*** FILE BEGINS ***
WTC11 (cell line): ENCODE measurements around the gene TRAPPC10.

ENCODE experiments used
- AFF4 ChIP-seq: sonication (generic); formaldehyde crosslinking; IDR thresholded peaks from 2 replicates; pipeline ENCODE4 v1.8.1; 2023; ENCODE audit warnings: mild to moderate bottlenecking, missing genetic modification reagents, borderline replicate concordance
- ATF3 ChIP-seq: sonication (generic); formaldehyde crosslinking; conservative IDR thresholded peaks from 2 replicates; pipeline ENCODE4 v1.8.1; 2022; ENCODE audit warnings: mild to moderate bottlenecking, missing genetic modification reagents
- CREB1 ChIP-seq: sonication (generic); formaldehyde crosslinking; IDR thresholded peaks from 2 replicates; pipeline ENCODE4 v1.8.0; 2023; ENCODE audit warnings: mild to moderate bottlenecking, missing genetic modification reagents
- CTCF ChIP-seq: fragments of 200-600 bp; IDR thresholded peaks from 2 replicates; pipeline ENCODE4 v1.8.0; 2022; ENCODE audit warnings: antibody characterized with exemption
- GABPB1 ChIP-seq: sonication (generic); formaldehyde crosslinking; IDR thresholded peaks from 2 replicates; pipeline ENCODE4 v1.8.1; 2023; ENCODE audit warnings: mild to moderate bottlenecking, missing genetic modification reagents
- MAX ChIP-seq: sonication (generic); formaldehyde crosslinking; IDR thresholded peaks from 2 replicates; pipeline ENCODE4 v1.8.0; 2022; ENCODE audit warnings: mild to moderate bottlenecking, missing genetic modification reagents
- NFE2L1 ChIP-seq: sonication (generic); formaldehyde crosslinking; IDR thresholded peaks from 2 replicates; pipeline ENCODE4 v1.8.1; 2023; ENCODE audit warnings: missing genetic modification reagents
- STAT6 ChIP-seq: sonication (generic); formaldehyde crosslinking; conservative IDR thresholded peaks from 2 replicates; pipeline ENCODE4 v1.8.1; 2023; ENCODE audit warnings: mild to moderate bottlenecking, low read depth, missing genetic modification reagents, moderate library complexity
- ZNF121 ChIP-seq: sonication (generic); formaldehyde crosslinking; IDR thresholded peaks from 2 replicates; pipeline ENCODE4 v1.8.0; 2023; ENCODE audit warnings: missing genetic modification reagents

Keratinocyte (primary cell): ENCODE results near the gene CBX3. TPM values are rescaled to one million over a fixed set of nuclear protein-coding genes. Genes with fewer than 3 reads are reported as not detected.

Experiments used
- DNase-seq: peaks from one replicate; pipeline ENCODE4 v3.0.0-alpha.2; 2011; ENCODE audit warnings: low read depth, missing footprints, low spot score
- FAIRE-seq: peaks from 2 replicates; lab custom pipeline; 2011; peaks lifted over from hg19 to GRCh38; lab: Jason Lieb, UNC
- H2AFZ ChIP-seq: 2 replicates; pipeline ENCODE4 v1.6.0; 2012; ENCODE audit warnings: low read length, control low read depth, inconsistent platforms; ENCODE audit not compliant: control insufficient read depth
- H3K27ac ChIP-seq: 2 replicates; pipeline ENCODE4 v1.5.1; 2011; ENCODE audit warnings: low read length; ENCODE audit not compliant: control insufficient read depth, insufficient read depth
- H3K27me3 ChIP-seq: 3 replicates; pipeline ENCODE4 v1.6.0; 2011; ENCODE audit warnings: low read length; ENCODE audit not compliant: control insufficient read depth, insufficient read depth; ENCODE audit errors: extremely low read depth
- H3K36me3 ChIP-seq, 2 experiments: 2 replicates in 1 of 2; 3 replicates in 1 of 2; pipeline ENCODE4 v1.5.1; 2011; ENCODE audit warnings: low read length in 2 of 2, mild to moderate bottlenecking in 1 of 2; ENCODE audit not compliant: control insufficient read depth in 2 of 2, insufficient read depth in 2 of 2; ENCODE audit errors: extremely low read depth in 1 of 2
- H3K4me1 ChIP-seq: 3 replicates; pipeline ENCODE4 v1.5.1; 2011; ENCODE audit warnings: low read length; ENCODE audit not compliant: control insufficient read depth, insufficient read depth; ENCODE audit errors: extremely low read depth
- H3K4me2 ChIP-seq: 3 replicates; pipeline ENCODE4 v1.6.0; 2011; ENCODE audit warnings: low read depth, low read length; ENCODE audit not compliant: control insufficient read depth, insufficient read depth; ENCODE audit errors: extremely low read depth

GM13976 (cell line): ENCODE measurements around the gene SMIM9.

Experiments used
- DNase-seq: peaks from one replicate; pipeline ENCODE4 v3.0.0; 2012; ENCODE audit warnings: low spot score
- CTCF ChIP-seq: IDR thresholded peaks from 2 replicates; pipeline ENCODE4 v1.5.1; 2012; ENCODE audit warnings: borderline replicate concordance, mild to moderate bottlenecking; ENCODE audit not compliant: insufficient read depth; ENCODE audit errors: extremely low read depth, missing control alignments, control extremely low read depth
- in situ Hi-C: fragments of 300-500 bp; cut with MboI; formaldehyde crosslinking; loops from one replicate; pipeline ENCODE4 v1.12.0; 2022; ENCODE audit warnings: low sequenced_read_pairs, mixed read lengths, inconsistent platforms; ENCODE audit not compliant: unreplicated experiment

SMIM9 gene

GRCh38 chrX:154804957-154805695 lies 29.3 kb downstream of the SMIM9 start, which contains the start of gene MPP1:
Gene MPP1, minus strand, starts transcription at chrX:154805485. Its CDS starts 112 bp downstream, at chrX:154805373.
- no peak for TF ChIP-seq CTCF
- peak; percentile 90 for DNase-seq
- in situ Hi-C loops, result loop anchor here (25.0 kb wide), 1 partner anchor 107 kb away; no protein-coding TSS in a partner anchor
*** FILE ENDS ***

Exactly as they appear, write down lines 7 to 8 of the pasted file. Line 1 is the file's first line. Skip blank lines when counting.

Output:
- GABPB1 ChIP-seq: sonication (generic); formaldehyde crosslinking; IDR thresholded peaks from 2 replicates; pipeline ENCODE4 v1.8.1; 2023; ENCODE audit warnings: mild to moderate bottlenecking, missing genetic modification reagents
- MAX ChIP-seq: sonication (generic); formaldehyde crosslinking; IDR thresholded peaks from 2 replicates; pipeline ENCODE4 v1.8.0; 2022; ENCODE audit warnings: mild to moderate bottlenecking, missing genetic modification reagents